Laurence Fish was a successful commercial illustrator and artist. He trained as an illustrator in Max Millar’s studio where he specialised in technical subjects such as aircraft, motor cars and yachts. He became a meticulous draughtsman which enabled him to later work for various publications such as Yachting World and Autocar. He served with the RAF during the Second World War where he was seconded to Victor Rothschild’s anti-sabotage unit in MI5 and became well-known for drawing an exploding bar of chocolate. Following the Second World War Fish became a founding member of the Society of Industrial Artists and Designers. He became internationally known as a painter and illustrator and received many commissions from industrial companies, including Shell, BP and Dunlop. His covers for Flight International and posters for British Rail, including a winner of the Poster of the Year, are now considered collectors’ items.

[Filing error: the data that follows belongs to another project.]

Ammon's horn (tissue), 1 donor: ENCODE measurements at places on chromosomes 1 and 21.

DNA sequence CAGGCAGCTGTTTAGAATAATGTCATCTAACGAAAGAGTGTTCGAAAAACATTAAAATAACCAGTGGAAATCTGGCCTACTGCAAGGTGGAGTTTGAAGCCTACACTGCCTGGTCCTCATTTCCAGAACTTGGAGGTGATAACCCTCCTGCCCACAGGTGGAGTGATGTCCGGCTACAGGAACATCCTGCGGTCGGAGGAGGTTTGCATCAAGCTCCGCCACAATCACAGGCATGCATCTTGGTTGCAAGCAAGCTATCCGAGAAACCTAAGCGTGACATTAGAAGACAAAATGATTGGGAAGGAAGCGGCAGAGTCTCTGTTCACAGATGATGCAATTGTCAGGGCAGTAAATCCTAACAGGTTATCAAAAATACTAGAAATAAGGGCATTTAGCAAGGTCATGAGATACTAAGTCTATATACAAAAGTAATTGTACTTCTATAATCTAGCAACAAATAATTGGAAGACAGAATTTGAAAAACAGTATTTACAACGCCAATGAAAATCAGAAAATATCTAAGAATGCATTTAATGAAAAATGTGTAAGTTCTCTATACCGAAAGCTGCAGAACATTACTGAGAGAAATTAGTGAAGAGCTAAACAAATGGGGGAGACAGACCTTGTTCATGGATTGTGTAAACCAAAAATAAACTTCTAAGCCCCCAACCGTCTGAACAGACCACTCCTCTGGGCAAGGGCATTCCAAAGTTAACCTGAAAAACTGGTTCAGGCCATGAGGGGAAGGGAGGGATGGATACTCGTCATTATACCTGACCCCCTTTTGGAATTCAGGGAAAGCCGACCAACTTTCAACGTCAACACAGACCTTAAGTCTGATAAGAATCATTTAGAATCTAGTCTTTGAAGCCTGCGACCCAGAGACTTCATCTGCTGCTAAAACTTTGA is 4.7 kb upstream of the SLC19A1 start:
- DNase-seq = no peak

Fish also worked in editorial magazine illustration, particularly figure subjects and from there in graphic design. Although he had continued to paint and to undertake commissions during this time he was not able to concentrate on painting full time until the 1980s. Since then his paintings have been exhibited at the Royal Academy, the Royal Institute of Painters in Watercolour, the Royal Society of Marine Artists as well as the Priory Gallery in the Cotswolds. His work is held in private collections in Britain and the USA.